As of today, the Camp Fire in California has burnt 152,000 acres and brought entire towns, like Paradise, to the ground. From stories of families narrowly escaping their scorched homes; a woman who had to drive through flames with her newborn; and the many family pets saved in the nick of time, this blaze demonstrates how a catastrophe can change lives in minutes. Sadly, the rising number of fatalities also shows the dire consequences of such sudden devastation.
It is not possible for a family to prevent a natural or environmental disaster like the Camp Fire, nor many man-made events. It may not even be possible to know how quickly such a catastrophe may be approaching. But it is possible to plan for an event and take into account your family’s basic needs and how to best relocate, if necessary.
Family Emergency Plans Prepare for the Worst
The Federal Emergency Management Agency (FEMA) has long emphasized a whole community approach. This encourages private families to consider their preparedness to respond to disasters and realize that it may be 72 hours to two weeks before services are restored. To overcome this shortfall, all families should have a family emergency plan and adequate resources on hand, and consider developing strategies in understanding situational awareness.
Families who have put the time and effort into developing and practicing emergency plans have successfully responded to emergencies protecting themselves from injury or worse. Ultimately, these plans not only provide guidelines and establish provisions but also provide an opportunity to rehearse. We often compare such plans to those at institutions, like schools and corporations, which allocate extensive resources to develop and practice their plans so they are always prepared for the worst. In other words, the plan should be thoroughly rehearsed so it does not feel like the first time the family has had to respond to an incident if one arises.
Four Steps to Building a Family Emergency Plan
But before you can rehearse, you have to develop your Family Emergency Plan. We implement the four phases of emergency management when designing these types of plans with our clients: Mitigation, Preparedness, Response and Recovery. Below is an outline informed by this four-tiered system that will take you and your family from the brainstorming phase to the aftermath of a hypothetical emergency.
It is important to understand what disasters or hazards should be mitigated. To do this, consider likely events and their impacts. Through this exercise, mitigation can be tailored to each family. For instance, it may not make sense for a family in the Midwest to make structural changes to their home to defend against a hurricane.
After deciding what possible events may impact your family the most, it is time to develop your Family Emergency Plan. Much of this plan will require documentation — including that of emergency contacts and evacuation routes — and other parts require action. For example, we suggest establishing an emergency fund and setting aside cash that is quickly accessible. Moreover, it is essential to keep key resources, such as water, food and medical supplies, in the home at all times. Much of these resources should be kept in “go bags” that family members can quickly access if emergency egress is necessary. And don’t forget planning for your beloved Labrador retriever.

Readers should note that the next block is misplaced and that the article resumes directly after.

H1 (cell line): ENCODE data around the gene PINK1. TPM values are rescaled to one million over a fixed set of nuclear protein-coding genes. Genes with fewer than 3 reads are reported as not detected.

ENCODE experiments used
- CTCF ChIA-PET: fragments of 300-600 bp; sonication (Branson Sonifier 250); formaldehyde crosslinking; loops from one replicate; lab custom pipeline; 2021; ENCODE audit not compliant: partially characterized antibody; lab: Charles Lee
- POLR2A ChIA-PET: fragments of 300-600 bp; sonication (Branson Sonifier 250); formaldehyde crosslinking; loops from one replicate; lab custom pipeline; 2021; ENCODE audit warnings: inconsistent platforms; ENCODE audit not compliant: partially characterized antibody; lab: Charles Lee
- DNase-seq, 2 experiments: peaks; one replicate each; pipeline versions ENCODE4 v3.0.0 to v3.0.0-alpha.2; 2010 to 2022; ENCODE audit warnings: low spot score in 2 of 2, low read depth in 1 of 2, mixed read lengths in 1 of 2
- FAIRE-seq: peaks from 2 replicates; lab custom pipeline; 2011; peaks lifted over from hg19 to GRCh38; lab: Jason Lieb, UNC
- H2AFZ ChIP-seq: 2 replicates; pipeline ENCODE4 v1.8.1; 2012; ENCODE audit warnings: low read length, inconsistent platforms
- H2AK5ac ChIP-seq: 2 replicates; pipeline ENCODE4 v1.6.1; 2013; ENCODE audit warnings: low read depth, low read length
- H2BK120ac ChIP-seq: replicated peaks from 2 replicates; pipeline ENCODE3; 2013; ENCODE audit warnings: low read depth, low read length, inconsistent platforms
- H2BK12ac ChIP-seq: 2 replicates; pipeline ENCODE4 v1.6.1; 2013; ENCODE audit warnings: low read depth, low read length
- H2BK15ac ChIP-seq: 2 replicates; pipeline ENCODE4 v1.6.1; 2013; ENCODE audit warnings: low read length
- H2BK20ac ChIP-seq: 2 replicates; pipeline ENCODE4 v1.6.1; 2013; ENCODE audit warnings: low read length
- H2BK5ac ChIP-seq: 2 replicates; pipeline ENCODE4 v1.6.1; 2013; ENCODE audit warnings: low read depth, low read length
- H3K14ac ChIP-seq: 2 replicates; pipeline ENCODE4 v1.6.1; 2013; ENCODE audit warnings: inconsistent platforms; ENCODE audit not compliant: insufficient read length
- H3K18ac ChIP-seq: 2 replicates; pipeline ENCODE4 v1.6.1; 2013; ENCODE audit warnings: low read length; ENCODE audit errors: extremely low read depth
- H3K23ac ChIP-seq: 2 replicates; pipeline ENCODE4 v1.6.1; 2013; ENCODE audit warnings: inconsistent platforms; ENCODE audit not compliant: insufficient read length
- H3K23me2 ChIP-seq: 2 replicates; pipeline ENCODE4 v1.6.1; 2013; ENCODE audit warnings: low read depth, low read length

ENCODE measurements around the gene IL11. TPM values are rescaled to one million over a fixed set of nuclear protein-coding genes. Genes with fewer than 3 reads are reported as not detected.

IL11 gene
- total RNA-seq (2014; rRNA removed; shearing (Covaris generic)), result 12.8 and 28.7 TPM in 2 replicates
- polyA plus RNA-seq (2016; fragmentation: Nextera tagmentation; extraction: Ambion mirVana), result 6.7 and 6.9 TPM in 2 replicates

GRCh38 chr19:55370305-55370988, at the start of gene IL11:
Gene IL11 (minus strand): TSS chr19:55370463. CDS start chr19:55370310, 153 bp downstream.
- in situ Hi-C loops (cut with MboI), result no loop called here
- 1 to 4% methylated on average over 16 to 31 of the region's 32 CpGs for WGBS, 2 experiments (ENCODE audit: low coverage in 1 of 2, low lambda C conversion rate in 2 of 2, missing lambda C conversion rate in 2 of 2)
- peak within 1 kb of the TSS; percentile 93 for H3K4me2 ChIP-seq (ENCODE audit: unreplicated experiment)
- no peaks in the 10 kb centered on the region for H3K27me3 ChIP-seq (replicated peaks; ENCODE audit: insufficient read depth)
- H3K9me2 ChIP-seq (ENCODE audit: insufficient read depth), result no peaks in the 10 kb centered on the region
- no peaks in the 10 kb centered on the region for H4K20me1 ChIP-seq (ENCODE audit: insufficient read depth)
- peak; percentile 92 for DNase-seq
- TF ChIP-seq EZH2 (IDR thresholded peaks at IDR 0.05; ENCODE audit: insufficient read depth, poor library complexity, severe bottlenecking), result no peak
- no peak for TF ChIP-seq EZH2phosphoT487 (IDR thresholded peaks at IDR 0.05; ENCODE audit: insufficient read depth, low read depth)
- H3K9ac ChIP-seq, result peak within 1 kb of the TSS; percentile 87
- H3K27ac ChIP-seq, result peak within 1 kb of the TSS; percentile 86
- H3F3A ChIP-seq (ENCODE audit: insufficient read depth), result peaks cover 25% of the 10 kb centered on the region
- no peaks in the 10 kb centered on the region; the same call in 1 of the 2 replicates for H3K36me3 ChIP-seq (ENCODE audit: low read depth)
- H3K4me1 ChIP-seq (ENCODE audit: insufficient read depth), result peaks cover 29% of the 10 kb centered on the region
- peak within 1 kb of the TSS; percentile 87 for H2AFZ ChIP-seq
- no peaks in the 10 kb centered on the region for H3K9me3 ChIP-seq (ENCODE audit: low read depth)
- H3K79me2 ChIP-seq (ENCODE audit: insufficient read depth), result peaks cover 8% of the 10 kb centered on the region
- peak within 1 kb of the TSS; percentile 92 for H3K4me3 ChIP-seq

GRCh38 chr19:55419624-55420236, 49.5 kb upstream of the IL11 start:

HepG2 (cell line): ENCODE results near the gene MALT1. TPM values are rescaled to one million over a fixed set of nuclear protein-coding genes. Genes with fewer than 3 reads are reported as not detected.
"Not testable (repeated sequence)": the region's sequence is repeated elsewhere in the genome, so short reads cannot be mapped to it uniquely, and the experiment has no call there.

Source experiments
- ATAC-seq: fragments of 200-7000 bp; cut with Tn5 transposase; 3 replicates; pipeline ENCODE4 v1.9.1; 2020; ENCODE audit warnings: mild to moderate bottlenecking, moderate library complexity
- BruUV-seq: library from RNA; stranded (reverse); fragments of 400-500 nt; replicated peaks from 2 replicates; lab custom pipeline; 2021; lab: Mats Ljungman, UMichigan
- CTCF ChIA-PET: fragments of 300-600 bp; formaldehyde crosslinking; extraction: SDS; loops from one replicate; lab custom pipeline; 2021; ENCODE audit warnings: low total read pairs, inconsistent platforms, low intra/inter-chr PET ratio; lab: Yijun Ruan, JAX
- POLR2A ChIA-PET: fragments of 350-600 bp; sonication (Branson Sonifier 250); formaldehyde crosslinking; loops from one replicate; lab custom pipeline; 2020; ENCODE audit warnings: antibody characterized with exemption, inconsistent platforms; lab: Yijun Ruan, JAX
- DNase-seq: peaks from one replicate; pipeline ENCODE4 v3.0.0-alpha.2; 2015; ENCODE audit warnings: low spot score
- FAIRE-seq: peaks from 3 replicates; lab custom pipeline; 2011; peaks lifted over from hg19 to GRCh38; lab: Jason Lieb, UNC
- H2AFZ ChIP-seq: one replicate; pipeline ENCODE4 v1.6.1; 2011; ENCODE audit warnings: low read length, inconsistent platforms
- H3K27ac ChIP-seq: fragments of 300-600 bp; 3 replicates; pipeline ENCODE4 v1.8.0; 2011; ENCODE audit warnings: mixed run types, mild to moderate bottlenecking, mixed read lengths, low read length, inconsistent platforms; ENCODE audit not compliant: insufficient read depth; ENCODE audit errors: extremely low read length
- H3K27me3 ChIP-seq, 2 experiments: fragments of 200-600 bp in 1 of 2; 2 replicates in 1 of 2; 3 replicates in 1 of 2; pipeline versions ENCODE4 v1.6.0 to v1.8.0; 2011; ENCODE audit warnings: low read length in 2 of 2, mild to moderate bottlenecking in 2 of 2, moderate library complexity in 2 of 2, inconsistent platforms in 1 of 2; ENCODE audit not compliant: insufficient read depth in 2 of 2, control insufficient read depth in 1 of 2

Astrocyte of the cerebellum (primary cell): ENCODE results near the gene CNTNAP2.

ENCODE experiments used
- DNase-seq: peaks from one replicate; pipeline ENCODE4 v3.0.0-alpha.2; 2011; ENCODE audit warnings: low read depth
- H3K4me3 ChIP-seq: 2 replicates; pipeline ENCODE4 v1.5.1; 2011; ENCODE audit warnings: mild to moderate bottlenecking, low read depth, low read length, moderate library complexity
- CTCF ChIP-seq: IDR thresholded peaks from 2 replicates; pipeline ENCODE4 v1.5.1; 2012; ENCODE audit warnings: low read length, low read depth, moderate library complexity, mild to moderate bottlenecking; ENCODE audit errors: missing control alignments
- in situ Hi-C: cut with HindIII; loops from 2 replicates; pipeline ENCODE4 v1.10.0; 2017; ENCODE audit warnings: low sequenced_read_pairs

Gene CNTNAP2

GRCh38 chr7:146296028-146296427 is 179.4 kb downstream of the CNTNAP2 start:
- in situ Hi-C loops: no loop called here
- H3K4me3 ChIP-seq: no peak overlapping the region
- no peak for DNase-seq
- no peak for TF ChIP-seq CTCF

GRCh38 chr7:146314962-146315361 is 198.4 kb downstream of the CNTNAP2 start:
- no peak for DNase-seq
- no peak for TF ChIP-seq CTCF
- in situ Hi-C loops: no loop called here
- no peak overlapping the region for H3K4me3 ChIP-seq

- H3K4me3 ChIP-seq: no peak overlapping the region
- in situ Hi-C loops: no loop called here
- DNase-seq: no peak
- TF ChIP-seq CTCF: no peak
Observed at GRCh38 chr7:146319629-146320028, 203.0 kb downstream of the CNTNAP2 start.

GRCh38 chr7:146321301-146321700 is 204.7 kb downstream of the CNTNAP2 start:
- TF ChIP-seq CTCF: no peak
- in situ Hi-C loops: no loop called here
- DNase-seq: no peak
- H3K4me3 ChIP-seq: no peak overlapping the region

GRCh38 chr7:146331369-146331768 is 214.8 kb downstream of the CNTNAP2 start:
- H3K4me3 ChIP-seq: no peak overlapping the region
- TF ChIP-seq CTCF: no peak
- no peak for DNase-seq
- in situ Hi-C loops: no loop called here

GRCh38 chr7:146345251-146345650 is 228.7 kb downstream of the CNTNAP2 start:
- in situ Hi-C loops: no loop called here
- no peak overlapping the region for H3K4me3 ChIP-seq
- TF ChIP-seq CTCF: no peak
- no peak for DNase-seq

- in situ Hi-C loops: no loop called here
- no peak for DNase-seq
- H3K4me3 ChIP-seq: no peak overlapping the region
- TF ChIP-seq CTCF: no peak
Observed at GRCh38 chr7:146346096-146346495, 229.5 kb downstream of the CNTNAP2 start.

Like we previously mentioned, training is an integral part of the plan development process. This could include specialized medical training, and tabletops or functional exercises to develop confidence and understanding in the family emergency plan.
The response phase can be characterized simply: “This is not a drill.” This is when the emergency plan is put to the test. In the unfortunate circumstance that the plan is used, we recommend reviewing its effectiveness after the fact. After all, disasters are fluid and even the best-made plans at times will change due to unforeseen circumstances that were not accounted for in the plan. A plan is a living document and should regularly be updated.
Recovery is the most overlooked phase of the emergency management process. During this phase, families return to normal life after transitioning from the response phase. This difficult time will become less burdensome if families lay out what recovery may look for them prior to any disaster. For example, set aside contact numbers for individuals who could assess the structural integrity of your home or even professional counseling services if any event is traumatizing.
Seek an Independent Review of Your Family Emergency Plan
If this all sounds a bit overwhelming, you may need to employ an independent resource to help build a solid family emergency plan. An emergency management professional can help you consider and coordinate all these moving parts and even assist in formalized training.
In the end, a Family Emergency Plan is not supposed to invoke fear of the unknown. It is meant to give you and your family peace of mind that you are prepared for the worst.
Thank you to Cody Mulla, Director, Security Risk Management at Hillard Heintze for contributing to this blog.